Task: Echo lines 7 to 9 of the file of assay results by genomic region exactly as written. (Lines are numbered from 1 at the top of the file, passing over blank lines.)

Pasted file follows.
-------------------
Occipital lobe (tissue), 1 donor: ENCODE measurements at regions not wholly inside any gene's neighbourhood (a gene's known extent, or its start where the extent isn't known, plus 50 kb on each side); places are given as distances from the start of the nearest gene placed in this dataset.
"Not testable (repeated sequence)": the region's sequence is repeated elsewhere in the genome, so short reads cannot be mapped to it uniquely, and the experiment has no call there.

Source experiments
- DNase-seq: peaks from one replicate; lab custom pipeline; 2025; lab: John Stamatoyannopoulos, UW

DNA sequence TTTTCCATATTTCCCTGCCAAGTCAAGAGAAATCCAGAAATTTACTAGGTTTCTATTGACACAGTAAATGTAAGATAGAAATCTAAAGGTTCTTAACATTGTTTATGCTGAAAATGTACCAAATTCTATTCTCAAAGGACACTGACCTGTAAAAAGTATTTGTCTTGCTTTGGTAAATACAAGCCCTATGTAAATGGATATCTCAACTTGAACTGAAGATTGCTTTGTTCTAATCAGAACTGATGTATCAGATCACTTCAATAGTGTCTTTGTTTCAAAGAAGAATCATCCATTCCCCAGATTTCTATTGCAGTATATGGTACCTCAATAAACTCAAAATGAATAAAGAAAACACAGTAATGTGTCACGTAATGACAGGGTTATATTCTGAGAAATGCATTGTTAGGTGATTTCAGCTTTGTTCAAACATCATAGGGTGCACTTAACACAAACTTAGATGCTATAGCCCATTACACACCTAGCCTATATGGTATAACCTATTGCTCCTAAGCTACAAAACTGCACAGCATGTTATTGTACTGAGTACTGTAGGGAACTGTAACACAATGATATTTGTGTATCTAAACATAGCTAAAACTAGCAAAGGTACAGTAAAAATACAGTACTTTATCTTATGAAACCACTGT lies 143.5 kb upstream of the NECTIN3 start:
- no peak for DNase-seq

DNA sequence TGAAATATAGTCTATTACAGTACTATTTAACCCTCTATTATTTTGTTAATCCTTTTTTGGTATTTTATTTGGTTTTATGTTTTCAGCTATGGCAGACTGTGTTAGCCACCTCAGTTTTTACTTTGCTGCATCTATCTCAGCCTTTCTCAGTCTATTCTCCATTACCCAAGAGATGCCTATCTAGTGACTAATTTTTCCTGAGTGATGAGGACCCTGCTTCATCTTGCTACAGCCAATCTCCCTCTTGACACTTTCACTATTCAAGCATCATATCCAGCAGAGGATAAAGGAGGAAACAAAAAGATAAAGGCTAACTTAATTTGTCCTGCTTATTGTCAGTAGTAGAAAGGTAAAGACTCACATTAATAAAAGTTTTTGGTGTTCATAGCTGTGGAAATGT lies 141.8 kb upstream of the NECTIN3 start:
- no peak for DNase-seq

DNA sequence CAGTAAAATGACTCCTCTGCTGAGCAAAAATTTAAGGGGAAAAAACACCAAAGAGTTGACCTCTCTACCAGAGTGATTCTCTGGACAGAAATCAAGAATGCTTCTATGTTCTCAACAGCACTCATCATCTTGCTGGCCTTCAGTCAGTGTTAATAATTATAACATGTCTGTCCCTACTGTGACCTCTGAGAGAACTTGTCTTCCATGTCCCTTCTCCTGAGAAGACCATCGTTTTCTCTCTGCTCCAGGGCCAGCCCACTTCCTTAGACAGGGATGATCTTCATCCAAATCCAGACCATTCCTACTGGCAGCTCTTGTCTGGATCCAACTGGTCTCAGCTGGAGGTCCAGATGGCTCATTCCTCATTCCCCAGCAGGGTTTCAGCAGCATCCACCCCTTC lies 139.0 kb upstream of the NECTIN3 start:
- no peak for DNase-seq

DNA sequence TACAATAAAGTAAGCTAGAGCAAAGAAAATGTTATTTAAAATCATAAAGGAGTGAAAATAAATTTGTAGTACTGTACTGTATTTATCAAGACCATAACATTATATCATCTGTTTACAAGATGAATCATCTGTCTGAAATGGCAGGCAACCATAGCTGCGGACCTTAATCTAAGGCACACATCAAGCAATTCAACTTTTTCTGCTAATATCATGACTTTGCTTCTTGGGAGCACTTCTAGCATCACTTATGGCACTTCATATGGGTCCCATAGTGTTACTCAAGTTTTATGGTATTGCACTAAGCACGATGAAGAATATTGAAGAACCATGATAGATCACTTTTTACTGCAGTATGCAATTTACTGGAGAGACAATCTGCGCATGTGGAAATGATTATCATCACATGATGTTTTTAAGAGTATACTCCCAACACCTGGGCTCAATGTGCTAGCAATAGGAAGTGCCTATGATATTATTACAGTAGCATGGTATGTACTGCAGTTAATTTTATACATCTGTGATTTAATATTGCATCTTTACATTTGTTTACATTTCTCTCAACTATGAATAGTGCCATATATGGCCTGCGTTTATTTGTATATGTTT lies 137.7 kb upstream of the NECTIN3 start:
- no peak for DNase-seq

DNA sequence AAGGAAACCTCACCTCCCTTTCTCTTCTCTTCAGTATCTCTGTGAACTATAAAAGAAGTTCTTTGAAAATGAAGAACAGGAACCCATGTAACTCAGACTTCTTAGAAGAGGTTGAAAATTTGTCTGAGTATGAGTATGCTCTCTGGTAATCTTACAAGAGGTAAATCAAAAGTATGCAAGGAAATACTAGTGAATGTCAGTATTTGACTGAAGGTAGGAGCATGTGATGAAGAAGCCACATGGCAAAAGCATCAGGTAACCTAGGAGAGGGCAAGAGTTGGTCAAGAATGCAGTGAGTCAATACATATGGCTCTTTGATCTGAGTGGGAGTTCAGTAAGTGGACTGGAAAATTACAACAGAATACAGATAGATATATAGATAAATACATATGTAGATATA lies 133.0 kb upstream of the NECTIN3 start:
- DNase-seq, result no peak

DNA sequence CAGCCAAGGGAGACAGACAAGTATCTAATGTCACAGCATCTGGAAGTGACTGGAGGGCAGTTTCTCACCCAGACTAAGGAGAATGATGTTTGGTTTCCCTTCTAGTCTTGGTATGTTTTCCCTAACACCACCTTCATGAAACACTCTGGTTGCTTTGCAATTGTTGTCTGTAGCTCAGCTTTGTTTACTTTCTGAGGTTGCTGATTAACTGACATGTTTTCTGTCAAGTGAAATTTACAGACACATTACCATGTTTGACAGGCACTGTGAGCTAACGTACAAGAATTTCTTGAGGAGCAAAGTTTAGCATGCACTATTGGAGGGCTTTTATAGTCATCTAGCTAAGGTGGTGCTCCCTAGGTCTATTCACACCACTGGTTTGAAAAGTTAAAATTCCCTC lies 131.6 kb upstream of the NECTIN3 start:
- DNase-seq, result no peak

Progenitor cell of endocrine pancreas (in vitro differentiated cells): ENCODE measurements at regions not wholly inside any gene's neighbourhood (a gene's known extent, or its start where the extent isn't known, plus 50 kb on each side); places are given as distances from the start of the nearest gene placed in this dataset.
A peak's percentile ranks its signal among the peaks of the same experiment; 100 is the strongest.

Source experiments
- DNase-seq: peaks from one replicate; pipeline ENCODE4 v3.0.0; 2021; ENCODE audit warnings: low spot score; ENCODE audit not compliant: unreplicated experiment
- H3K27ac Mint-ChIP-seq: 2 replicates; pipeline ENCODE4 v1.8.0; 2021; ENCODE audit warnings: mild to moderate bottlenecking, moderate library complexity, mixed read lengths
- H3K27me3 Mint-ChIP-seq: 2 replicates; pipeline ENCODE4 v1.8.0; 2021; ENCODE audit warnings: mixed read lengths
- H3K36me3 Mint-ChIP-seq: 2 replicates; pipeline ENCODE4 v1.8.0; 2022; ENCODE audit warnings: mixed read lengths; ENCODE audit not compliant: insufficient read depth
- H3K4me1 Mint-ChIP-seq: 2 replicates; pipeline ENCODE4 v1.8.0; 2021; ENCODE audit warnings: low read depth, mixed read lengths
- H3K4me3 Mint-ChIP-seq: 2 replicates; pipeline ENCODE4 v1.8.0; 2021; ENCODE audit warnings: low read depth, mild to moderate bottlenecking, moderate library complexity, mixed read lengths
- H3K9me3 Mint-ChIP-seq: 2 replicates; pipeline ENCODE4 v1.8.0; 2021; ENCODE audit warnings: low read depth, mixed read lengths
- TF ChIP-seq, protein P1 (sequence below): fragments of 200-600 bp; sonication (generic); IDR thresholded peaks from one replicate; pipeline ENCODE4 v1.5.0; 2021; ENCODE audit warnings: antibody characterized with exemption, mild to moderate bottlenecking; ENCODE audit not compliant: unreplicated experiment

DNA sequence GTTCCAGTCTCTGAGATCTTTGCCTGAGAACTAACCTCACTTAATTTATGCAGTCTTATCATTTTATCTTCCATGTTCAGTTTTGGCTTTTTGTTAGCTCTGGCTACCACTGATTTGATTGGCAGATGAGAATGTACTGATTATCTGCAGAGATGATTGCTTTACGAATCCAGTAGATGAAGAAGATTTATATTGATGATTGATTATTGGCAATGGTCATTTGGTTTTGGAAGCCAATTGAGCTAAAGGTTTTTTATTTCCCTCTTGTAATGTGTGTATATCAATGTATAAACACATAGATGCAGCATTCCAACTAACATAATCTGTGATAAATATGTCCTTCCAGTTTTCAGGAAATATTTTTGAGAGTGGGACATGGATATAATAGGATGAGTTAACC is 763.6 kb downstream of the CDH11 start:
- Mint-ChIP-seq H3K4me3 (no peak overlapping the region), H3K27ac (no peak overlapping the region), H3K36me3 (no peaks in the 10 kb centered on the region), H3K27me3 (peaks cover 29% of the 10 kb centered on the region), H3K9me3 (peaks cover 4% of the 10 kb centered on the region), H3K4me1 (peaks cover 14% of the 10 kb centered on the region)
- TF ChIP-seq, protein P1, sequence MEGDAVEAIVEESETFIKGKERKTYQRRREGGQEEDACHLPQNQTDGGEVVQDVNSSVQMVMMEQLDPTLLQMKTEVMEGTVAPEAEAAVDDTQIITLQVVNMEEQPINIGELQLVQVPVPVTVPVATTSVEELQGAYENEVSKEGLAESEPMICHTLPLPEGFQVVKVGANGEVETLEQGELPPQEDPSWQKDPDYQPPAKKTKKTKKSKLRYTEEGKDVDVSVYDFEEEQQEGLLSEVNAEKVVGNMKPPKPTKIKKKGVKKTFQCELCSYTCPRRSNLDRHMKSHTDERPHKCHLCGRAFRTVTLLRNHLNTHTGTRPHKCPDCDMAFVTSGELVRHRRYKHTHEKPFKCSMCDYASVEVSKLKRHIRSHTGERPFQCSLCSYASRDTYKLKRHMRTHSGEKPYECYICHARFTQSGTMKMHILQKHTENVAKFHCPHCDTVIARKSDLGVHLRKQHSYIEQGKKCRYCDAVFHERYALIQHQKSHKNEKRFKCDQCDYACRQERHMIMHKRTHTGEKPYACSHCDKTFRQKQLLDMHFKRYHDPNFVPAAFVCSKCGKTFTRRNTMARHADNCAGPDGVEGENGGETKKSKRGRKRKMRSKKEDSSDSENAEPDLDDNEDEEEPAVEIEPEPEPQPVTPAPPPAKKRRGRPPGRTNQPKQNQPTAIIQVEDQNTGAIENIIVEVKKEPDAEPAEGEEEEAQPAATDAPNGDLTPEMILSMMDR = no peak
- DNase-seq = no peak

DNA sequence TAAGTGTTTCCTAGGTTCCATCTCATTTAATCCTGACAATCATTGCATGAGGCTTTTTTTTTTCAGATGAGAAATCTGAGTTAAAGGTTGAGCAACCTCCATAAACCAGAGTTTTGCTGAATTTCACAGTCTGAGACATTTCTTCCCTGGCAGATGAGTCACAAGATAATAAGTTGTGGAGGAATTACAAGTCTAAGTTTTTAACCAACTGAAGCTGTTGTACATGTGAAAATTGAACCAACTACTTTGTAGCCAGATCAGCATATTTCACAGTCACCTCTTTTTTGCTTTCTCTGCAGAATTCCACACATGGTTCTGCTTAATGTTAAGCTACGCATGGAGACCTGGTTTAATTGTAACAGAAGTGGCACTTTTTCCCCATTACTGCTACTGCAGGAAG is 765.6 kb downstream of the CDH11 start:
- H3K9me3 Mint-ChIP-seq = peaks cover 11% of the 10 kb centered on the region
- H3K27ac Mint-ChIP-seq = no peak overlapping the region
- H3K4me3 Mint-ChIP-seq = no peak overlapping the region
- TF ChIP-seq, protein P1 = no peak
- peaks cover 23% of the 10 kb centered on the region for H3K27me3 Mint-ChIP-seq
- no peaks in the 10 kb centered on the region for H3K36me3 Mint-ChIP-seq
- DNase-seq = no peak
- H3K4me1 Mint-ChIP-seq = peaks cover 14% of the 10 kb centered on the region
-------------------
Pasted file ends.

DNA sequence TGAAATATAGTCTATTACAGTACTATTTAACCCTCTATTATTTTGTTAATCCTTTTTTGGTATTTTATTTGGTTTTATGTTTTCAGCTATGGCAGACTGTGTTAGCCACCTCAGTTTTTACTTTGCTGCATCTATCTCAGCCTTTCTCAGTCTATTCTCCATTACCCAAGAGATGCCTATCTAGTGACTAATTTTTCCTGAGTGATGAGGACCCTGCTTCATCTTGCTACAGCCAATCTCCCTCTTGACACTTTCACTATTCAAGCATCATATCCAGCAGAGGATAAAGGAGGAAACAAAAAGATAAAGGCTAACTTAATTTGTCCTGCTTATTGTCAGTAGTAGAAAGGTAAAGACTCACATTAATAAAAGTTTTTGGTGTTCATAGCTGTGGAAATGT lies 141.8 kb upstream of the NECTIN3 start:
- no peak for DNase-seq

DNA sequence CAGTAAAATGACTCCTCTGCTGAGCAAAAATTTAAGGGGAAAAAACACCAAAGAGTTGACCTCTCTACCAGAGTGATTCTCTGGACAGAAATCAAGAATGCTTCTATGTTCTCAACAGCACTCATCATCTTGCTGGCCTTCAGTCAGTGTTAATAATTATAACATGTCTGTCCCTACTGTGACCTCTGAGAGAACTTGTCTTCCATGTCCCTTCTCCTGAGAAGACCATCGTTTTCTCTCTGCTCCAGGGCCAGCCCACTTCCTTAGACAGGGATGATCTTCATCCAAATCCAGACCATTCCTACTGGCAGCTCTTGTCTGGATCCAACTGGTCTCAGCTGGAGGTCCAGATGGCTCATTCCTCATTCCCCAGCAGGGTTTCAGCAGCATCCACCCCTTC lies 139.0 kb upstream of the NECTIN3 start: